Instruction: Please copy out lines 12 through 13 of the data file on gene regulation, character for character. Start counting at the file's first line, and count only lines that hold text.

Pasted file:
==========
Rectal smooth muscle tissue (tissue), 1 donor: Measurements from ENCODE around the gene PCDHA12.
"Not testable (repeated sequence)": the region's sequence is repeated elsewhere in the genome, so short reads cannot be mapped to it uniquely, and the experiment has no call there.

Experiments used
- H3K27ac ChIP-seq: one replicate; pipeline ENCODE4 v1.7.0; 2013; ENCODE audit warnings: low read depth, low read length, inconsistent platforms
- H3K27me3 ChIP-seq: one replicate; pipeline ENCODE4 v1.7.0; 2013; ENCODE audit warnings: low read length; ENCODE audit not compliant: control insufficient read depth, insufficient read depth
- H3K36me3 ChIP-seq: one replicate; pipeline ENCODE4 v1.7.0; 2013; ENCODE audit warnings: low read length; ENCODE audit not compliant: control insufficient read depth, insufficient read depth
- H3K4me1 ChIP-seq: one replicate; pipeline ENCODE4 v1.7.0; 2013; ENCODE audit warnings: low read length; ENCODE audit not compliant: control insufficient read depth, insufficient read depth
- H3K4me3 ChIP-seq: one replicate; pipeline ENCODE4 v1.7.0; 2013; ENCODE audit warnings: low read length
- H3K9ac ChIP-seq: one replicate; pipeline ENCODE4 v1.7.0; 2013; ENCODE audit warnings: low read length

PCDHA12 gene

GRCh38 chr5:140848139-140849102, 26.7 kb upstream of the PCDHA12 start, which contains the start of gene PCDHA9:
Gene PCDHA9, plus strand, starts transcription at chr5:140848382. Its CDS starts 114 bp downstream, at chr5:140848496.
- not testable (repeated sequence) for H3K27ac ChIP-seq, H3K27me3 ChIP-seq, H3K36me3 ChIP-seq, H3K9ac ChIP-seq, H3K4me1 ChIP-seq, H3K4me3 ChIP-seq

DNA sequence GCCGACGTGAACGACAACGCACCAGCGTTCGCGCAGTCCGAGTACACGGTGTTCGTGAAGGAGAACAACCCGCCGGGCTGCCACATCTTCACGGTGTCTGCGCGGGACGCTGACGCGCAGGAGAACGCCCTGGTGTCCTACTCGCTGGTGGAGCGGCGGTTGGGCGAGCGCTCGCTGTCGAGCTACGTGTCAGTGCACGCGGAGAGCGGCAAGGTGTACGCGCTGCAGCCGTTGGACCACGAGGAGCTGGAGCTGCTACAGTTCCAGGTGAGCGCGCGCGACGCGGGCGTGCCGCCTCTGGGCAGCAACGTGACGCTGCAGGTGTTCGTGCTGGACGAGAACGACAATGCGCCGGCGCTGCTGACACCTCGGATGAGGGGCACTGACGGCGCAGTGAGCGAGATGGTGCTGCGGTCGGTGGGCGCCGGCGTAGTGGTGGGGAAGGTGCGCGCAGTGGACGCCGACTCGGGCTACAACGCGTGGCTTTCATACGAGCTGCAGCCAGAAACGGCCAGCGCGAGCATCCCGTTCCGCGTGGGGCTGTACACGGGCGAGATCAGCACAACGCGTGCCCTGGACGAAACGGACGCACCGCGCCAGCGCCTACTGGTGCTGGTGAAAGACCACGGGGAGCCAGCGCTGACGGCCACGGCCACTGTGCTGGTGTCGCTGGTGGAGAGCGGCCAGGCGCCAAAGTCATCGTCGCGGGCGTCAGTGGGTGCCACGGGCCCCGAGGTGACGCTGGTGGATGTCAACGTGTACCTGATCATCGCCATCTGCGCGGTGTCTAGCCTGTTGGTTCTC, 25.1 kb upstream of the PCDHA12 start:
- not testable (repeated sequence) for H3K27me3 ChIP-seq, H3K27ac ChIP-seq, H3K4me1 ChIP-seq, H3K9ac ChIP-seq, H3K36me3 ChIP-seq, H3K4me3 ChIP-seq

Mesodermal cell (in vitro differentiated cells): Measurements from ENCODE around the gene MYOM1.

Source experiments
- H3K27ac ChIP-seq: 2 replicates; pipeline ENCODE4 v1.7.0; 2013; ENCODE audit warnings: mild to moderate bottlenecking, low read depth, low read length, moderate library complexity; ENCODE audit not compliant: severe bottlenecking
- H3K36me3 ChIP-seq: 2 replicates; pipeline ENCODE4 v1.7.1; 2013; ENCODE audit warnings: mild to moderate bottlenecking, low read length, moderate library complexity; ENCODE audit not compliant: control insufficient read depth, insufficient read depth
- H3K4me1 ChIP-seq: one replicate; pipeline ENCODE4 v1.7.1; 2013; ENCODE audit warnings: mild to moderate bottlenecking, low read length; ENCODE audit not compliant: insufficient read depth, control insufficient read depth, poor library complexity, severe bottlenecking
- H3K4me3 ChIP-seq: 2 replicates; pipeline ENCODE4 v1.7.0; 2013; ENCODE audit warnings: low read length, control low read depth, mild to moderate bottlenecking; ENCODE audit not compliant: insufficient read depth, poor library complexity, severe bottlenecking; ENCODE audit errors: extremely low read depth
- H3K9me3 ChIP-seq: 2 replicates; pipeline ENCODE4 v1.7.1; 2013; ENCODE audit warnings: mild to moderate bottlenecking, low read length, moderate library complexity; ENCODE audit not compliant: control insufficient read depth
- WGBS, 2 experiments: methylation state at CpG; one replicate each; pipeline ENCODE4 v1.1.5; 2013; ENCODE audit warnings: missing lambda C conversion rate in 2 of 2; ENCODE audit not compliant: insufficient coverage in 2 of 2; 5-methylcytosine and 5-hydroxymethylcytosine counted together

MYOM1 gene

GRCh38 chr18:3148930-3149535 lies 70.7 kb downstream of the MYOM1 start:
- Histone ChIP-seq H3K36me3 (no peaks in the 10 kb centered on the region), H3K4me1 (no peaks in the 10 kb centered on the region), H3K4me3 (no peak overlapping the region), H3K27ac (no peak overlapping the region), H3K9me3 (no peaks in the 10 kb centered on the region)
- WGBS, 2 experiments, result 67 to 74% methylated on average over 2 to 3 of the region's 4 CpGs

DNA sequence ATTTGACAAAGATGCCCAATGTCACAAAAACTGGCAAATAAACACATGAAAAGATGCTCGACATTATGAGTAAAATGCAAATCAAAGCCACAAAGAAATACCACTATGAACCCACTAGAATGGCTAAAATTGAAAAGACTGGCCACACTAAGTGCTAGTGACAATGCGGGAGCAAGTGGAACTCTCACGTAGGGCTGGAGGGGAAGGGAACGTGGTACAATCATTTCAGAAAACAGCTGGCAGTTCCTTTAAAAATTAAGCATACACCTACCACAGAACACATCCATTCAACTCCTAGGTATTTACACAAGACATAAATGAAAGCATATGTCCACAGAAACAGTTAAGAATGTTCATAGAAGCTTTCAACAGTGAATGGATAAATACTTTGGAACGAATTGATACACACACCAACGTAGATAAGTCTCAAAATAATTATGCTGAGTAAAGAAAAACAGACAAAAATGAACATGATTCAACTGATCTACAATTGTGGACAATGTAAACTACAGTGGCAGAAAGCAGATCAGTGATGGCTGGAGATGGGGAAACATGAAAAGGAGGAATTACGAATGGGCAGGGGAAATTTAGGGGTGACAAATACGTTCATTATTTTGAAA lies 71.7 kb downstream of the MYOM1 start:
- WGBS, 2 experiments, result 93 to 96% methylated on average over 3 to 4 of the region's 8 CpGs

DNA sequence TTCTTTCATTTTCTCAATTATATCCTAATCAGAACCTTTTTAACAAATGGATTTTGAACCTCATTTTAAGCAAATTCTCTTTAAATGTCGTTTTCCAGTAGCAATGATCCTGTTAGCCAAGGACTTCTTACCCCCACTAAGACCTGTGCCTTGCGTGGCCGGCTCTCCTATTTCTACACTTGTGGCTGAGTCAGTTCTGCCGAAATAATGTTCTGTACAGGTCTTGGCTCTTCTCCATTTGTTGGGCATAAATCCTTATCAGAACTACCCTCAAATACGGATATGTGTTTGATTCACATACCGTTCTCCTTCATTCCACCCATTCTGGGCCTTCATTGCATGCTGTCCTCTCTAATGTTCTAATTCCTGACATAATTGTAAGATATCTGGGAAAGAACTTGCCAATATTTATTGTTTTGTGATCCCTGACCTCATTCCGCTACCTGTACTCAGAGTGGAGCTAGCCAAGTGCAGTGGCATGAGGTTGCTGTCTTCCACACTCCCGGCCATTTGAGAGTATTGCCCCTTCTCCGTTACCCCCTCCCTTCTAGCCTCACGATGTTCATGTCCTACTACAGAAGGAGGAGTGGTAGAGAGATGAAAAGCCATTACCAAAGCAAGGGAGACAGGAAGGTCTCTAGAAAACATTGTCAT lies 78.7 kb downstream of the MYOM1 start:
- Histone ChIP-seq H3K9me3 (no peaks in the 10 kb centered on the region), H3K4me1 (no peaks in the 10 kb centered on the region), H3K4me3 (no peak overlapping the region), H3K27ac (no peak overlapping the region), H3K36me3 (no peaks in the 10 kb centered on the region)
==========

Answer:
Gene PCDHA9, plus strand, starts transcription at chr5:140848382. Its CDS starts 114 bp downstream, at chr5:140848496.
- not testable (repeated sequence) for H3K27ac ChIP-seq, H3K27me3 ChIP-seq, H3K36me3 ChIP-seq, H3K9ac ChIP-seq, H3K4me1 ChIP-seq, H3K4me3 ChIP-seq